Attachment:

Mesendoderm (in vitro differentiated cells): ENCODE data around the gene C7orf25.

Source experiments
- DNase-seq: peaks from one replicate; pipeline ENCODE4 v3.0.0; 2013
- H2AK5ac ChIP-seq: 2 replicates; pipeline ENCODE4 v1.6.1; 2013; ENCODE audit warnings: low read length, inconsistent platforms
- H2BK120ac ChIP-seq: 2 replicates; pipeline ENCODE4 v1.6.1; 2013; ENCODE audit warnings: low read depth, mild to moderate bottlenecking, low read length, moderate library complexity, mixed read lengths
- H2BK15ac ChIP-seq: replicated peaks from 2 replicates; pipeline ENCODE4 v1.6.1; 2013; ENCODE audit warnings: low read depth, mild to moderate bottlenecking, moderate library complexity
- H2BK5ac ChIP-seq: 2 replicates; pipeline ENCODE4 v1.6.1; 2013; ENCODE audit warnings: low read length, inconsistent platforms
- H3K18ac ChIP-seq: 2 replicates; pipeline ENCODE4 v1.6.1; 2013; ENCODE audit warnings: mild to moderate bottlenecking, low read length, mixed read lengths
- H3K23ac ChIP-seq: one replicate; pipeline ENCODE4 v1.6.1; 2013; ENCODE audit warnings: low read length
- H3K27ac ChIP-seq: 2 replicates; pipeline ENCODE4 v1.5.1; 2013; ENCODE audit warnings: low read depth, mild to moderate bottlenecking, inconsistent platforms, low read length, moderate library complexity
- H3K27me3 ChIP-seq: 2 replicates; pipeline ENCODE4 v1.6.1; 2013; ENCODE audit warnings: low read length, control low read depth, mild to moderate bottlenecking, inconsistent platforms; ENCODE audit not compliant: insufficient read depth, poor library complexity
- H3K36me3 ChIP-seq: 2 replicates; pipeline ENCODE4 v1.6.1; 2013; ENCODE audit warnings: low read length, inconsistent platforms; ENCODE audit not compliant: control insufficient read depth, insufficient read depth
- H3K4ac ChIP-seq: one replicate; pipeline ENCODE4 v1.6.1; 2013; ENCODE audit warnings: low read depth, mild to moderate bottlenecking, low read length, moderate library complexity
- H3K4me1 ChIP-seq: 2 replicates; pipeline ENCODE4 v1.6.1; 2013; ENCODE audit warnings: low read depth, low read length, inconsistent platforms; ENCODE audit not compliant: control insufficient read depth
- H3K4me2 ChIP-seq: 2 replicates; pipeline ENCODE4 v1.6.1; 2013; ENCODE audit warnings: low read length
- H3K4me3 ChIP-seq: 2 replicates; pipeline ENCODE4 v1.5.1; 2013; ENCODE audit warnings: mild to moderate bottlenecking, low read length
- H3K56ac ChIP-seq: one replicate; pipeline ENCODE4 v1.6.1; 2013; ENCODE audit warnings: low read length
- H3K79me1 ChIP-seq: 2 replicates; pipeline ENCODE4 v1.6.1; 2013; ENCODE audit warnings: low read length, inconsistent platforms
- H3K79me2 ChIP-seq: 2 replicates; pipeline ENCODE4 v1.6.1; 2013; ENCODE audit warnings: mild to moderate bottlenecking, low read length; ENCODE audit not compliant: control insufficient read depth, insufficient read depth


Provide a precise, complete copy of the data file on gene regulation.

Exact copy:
Mesendoderm (in vitro differentiated cells): ENCODE data around the gene C7orf25.

Source experiments
- DNase-seq: peaks from one replicate; pipeline ENCODE4 v3.0.0; 2013
- H2AK5ac ChIP-seq: 2 replicates; pipeline ENCODE4 v1.6.1; 2013; ENCODE audit warnings: low read length, inconsistent platforms
- H2BK120ac ChIP-seq: 2 replicates; pipeline ENCODE4 v1.6.1; 2013; ENCODE audit warnings: low read depth, mild to moderate bottlenecking, low read length, moderate library complexity, mixed read lengths
- H2BK15ac ChIP-seq: replicated peaks from 2 replicates; pipeline ENCODE4 v1.6.1; 2013; ENCODE audit warnings: low read depth, mild to moderate bottlenecking, moderate library complexity
- H2BK5ac ChIP-seq: 2 replicates; pipeline ENCODE4 v1.6.1; 2013; ENCODE audit warnings: low read length, inconsistent platforms
- H3K18ac ChIP-seq: 2 replicates; pipeline ENCODE4 v1.6.1; 2013; ENCODE audit warnings: mild to moderate bottlenecking, low read length, mixed read lengths
- H3K23ac ChIP-seq: one replicate; pipeline ENCODE4 v1.6.1; 2013; ENCODE audit warnings: low read length
- H3K27ac ChIP-seq: 2 replicates; pipeline ENCODE4 v1.5.1; 2013; ENCODE audit warnings: low read depth, mild to moderate bottlenecking, inconsistent platforms, low read length, moderate library complexity
- H3K27me3 ChIP-seq: 2 replicates; pipeline ENCODE4 v1.6.1; 2013; ENCODE audit warnings: low read length, control low read depth, mild to moderate bottlenecking, inconsistent platforms; ENCODE audit not compliant: insufficient read depth, poor library complexity
- H3K36me3 ChIP-seq: 2 replicates; pipeline ENCODE4 v1.6.1; 2013; ENCODE audit warnings: low read length, inconsistent platforms; ENCODE audit not compliant: control insufficient read depth, insufficient read depth
- H3K4ac ChIP-seq: one replicate; pipeline ENCODE4 v1.6.1; 2013; ENCODE audit warnings: low read depth, mild to moderate bottlenecking, low read length, moderate library complexity
- H3K4me1 ChIP-seq: 2 replicates; pipeline ENCODE4 v1.6.1; 2013; ENCODE audit warnings: low read depth, low read length, inconsistent platforms; ENCODE audit not compliant: control insufficient read depth
- H3K4me2 ChIP-seq: 2 replicates; pipeline ENCODE4 v1.6.1; 2013; ENCODE audit warnings: low read length
- H3K4me3 ChIP-seq: 2 replicates; pipeline ENCODE4 v1.5.1; 2013; ENCODE audit warnings: mild to moderate bottlenecking, low read length
- H3K56ac ChIP-seq: one replicate; pipeline ENCODE4 v1.6.1; 2013; ENCODE audit warnings: low read length
- H3K79me1 ChIP-seq: 2 replicates; pipeline ENCODE4 v1.6.1; 2013; ENCODE audit warnings: low read length, inconsistent platforms
- H3K79me2 ChIP-seq: 2 replicates; pipeline ENCODE4 v1.6.1; 2013; ENCODE audit warnings: mild to moderate bottlenecking, low read length; ENCODE audit not compliant: control insufficient read depth, insufficient read depth